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Prospective Comparison of Postoperative Pain and Opioid Consumption Between Primary Repair and Reconstruction of the Anterior Cruciate Ligament.

BACKGROUND: Anterior cruciate ligament (ACL) reconstruction (ACLR) is associated with postoperative pain and necessitates using perioperative nerve blocks and multimodal analgesic plans.

PURPOSE: To assess postoperative pain and daily opioid use after ACL repair versus ACLR and to assess whether ACL repair could be performed successfully without using long-acting nerve blocks.

STUDY DESIGN: Cohort study; Level of evidence, 2.

METHODS: All eligible patients who underwent ACL surgery between 2019 and 2022 were prospectively enrolled. Patients were treated with primary repair if proximal tears with sufficient tissue quality were present; otherwise, they underwent single-bundle ACLR with either hamstring tendon or quadriceps tendon autograft. The patients were divided into 3 groups: ACLR with adductor canal nerve block (up to 20 mL of 0.25% bupivacaine with 2 mg dexamethasone), primary repair with nerve block, and primary repair without nerve block. Pain visual analog scale and number of opioids used were recorded during the first 14 postoperative days (PODs). Furthermore, patients completed the Quality of Recovery-15 (QoR-15) survey, and range of motion was assessed. Group differences were compared using Mann-Whitney U test and chi-square test.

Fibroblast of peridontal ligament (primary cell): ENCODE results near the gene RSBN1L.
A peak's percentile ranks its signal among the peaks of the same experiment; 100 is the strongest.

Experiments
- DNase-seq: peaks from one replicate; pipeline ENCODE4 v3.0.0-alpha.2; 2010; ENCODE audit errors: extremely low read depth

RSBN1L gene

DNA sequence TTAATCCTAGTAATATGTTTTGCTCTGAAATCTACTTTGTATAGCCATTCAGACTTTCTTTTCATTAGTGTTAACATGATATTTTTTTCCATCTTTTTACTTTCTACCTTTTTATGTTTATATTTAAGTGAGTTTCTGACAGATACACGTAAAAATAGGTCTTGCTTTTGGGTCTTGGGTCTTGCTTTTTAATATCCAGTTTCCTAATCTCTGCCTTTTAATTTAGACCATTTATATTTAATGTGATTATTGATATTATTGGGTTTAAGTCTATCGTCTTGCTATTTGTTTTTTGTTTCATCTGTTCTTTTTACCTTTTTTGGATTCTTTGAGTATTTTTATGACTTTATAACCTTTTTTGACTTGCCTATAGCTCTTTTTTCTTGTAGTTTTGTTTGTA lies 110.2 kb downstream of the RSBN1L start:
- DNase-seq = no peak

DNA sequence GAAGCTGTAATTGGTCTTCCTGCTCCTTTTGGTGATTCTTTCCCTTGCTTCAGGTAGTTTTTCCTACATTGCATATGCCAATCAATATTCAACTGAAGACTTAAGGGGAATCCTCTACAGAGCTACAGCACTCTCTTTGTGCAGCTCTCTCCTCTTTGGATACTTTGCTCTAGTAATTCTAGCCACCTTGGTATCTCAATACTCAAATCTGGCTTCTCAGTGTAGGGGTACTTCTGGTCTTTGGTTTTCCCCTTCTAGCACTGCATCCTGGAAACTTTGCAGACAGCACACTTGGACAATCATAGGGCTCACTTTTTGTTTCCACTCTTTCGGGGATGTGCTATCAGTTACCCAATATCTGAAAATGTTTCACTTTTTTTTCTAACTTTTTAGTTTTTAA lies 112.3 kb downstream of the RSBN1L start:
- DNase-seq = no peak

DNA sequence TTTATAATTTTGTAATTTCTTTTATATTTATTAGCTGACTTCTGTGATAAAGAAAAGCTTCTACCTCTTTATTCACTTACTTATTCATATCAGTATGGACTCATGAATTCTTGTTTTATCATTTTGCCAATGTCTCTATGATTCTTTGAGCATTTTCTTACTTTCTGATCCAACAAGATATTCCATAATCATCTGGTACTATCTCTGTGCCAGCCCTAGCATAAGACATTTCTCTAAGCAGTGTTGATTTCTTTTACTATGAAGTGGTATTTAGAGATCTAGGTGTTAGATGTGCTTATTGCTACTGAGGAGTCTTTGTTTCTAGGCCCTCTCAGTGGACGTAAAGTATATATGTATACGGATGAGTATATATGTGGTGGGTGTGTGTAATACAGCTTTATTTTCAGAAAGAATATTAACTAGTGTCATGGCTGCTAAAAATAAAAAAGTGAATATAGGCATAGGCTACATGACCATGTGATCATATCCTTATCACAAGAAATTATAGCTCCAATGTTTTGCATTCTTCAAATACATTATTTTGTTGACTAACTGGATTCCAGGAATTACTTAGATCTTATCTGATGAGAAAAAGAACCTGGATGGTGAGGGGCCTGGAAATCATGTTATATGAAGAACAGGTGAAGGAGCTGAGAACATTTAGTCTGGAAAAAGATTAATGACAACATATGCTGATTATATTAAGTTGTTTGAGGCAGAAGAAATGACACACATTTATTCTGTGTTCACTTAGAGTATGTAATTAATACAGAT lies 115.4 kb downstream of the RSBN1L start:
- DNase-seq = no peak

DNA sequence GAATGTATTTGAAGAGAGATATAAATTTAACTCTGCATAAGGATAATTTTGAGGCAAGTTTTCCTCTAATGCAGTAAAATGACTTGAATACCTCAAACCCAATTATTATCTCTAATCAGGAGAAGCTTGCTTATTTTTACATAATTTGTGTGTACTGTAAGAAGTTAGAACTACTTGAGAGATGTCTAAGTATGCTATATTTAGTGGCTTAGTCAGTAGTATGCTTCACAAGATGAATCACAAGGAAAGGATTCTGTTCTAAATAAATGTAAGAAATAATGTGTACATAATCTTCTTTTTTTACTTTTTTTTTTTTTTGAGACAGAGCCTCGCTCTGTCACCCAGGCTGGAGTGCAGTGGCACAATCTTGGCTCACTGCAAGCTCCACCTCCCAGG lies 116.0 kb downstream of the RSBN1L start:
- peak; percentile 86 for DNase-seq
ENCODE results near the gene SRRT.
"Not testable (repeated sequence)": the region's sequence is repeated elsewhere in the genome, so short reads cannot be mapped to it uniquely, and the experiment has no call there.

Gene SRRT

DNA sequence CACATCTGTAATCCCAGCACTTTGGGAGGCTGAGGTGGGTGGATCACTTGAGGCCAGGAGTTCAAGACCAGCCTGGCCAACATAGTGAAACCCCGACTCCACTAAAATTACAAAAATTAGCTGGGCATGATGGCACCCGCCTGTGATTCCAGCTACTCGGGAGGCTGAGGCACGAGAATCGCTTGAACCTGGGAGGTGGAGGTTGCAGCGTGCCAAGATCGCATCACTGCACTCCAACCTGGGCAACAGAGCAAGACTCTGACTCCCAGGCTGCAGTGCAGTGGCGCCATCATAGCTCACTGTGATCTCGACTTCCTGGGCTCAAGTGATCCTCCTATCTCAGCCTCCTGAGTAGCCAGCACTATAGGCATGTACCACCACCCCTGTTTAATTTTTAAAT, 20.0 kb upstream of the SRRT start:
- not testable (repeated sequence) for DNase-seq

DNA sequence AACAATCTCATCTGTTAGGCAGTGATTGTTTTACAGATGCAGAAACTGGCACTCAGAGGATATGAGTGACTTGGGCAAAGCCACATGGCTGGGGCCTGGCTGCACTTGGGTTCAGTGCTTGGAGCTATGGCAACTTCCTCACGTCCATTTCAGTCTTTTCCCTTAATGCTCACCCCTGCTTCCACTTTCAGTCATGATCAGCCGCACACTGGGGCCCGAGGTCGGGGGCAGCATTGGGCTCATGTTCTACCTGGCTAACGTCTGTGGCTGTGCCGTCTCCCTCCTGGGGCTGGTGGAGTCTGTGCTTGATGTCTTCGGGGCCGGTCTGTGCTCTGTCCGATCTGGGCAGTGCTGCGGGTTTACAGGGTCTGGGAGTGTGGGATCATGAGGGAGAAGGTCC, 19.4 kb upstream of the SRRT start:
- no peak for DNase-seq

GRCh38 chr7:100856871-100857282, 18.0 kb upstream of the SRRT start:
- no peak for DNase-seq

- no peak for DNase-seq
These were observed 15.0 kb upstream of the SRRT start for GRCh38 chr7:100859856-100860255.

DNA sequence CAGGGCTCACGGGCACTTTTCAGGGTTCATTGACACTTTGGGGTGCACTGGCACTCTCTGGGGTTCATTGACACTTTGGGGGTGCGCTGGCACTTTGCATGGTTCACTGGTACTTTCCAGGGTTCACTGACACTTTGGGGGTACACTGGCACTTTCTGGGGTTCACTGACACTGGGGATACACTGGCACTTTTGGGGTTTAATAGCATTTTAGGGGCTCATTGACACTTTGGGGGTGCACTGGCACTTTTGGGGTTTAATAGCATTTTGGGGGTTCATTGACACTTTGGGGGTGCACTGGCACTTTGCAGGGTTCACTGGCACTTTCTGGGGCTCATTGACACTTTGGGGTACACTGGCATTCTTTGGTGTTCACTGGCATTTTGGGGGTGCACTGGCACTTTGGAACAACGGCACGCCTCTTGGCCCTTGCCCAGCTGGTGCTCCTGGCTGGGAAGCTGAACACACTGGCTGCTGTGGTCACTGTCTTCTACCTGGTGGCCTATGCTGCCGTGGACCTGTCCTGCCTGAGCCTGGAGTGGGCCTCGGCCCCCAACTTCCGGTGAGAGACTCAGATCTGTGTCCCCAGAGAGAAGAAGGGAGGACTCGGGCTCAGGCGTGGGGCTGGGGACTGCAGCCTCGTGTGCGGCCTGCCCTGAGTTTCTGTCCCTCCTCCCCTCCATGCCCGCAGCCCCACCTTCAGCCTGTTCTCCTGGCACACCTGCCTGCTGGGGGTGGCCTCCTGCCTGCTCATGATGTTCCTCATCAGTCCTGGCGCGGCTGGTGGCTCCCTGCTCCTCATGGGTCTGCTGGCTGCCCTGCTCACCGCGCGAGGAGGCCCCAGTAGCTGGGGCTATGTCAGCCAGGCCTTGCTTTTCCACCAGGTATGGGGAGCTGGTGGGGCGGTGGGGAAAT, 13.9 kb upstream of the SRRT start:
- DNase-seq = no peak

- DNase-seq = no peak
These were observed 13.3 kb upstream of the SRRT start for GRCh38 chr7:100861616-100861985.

RESULTS: Seventy-eight patients were included: 30 (39%) underwent ACLR, 19 (24%) ACL repair with nerve block, and 29 (37%) ACL repair without nerve block. Overall, the ACL repair group used significantly fewer opioids than the ACLR group on POD 1 (1 vs 3, P = .027) and POD 2 (1 vs 3, P = .014) while also using fewer opioids in total (3 vs 8, P = .038). This difference was even more marked when only analyzing those patients who received postoperative nerve blocks (1 vs 8, P = .029). Repair patients had significantly higher QoR-15 scores throughout the first postoperative week, and they had greater range of motion (all P < .05). There were no significant differences in pain scores, opioid usage, or QoR-15 scores between patients who underwent repair with versus without nerve block.

CONCLUSION: The ACL repair group experienced less postoperative pain during the first 2 weeks after surgery and used significantly fewer opioids than the ACLR group. Furthermore, they had improved knee function and higher recovery quality than patients who underwent ACLR during the initial postoperative period. Postoperative nerve blocks may not be necessary after ACL repair.

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